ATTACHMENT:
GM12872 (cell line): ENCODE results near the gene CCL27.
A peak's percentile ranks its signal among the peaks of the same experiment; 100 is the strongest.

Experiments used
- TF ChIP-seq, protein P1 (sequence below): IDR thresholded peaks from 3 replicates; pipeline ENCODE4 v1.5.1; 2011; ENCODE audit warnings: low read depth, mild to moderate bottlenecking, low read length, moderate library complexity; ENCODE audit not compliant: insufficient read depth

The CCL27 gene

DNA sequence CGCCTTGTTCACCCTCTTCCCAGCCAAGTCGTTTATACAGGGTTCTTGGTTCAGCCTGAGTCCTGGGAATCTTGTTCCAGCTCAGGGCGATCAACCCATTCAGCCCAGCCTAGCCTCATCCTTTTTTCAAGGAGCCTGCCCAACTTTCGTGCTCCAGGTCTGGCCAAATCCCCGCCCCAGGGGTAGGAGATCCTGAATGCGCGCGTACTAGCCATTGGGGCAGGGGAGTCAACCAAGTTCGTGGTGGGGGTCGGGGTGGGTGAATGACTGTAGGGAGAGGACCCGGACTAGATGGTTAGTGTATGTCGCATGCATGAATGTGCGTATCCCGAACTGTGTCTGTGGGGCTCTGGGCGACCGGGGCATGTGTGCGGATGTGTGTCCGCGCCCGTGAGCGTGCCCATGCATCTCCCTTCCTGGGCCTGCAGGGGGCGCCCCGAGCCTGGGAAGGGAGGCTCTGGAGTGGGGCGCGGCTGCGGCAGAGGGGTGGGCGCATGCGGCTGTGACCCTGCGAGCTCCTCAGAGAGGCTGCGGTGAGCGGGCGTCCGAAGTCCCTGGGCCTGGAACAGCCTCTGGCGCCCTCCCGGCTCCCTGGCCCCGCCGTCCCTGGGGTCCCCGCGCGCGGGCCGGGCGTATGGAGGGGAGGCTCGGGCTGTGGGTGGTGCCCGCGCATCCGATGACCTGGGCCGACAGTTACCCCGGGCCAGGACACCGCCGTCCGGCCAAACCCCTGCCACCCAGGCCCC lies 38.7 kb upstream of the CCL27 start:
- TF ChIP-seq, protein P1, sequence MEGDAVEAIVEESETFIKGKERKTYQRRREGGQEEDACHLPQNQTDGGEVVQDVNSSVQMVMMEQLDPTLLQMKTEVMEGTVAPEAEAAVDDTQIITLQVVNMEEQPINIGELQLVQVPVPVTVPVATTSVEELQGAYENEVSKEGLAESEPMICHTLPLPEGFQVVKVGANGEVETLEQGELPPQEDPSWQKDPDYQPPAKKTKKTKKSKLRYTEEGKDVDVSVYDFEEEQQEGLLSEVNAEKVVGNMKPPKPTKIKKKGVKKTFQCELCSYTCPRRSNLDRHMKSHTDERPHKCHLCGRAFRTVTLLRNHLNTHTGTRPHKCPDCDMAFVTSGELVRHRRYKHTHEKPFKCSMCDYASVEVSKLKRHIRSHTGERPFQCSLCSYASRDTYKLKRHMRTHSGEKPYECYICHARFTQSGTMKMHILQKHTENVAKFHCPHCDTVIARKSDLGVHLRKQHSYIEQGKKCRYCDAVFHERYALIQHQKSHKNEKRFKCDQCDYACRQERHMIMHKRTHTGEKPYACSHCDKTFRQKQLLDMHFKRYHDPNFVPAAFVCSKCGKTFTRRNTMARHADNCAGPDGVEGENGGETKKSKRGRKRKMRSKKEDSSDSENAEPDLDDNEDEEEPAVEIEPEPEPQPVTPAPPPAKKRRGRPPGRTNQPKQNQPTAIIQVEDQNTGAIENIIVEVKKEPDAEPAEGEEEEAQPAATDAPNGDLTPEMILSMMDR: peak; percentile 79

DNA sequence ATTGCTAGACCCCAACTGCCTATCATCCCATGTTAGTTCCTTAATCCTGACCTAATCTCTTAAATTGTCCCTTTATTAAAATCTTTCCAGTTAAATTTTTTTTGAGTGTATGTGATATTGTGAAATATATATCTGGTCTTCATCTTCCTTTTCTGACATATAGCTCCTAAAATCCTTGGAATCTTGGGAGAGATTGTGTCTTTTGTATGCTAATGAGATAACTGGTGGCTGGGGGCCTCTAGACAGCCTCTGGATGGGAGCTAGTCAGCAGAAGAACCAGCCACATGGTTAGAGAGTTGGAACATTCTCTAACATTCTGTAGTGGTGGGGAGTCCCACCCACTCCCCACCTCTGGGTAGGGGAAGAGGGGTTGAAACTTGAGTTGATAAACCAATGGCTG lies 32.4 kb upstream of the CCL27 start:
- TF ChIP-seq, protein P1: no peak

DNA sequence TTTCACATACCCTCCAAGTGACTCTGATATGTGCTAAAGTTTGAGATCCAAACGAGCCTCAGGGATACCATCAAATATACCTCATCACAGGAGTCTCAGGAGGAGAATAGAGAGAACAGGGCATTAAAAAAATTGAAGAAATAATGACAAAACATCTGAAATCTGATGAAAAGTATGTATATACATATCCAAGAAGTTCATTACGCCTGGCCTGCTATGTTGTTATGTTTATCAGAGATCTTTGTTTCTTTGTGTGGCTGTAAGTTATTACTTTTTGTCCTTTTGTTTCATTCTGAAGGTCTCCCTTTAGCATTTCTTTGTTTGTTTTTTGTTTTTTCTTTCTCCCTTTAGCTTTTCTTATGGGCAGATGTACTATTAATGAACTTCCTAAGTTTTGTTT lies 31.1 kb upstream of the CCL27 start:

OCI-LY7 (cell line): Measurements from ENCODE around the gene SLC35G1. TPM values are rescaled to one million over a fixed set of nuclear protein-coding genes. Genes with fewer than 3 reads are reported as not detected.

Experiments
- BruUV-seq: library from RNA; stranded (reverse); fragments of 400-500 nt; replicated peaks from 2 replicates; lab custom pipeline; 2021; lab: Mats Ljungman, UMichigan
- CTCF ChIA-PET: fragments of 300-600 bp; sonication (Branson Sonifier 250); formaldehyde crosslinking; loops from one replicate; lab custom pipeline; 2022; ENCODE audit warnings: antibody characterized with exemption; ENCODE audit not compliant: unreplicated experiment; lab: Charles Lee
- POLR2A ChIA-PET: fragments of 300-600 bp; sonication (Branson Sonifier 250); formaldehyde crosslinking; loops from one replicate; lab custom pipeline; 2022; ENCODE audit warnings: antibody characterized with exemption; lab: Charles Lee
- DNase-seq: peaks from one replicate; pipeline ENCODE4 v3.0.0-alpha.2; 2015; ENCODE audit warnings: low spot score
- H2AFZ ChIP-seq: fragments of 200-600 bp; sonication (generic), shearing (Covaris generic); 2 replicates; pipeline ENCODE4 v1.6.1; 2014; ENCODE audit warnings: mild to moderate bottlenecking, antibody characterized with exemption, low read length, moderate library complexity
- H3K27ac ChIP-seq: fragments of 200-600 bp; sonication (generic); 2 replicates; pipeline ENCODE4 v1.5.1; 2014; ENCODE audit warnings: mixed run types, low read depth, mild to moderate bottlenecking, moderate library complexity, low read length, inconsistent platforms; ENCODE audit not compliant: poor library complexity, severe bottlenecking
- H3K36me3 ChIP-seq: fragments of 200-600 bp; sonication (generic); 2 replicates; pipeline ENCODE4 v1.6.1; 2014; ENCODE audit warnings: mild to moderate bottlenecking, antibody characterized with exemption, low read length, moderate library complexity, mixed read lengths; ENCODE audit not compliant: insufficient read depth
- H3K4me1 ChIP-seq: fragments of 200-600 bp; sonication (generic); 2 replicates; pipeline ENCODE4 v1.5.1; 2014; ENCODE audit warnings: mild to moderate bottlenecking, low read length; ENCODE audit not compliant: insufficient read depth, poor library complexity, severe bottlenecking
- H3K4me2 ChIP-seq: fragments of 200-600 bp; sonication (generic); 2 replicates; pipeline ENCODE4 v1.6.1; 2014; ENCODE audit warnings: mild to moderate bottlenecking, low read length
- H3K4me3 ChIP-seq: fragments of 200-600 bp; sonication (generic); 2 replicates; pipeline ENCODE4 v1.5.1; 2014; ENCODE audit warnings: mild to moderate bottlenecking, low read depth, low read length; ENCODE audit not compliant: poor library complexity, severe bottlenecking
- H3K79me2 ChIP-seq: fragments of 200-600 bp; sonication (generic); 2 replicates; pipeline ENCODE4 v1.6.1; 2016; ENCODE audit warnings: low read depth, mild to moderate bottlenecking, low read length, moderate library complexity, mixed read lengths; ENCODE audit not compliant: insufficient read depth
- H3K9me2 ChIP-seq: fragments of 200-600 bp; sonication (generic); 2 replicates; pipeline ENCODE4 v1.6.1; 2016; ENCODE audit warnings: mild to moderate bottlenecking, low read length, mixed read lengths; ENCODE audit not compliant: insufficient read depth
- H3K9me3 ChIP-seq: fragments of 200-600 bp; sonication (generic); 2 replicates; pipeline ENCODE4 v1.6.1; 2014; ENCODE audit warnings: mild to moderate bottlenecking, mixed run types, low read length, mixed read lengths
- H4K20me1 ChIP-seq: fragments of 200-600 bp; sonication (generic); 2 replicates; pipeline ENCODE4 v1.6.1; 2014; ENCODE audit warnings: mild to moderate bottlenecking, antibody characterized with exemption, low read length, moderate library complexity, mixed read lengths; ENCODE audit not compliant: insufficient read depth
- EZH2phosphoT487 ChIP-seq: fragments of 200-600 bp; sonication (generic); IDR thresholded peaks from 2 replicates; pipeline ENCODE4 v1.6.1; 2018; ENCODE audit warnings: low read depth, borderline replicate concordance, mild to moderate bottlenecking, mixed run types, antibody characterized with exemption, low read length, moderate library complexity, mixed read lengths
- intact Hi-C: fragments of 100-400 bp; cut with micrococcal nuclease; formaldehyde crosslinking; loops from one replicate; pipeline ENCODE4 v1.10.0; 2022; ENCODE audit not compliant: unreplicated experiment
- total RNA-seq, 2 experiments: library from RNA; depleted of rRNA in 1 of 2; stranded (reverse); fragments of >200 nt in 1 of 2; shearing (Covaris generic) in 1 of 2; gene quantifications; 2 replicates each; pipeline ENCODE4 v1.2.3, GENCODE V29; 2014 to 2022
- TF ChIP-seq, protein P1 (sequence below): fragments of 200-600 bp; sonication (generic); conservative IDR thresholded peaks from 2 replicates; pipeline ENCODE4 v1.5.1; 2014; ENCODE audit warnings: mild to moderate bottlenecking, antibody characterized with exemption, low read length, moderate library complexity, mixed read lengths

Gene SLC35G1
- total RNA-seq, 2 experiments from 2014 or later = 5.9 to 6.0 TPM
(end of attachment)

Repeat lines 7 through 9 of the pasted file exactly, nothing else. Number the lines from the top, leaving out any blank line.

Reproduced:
- TF ChIP-seq, protein P1, sequence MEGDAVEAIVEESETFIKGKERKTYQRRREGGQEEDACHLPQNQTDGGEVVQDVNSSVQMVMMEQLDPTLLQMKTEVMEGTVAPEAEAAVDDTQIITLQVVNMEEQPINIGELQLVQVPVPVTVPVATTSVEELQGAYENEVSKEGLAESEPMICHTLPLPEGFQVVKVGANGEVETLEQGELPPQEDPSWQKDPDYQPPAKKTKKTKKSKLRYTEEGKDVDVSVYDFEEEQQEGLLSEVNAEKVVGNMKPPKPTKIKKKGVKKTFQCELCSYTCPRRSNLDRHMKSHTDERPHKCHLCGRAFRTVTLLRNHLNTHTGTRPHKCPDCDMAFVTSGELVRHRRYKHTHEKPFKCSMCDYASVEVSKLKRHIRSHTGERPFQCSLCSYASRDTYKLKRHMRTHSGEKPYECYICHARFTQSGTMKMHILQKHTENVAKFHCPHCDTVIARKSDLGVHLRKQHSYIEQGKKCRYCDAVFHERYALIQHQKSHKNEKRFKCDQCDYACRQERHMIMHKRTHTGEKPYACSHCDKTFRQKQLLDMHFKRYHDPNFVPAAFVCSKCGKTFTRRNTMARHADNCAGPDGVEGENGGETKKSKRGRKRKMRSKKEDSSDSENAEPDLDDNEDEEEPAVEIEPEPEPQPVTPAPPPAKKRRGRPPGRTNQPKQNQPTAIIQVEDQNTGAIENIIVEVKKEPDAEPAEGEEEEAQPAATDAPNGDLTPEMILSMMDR: peak; percentile 79

DNA sequence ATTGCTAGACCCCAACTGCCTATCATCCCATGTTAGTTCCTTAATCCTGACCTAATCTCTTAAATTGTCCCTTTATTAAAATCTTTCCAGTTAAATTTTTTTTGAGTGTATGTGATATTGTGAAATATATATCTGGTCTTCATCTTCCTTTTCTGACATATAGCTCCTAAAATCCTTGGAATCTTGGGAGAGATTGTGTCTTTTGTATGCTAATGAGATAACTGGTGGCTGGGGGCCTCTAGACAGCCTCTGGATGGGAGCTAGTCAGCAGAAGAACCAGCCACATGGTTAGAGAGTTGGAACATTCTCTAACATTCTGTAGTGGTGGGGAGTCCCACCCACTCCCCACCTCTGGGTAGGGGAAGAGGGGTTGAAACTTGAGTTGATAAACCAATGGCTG lies 32.4 kb upstream of the CCL27 start:
- TF ChIP-seq, protein P1: no peak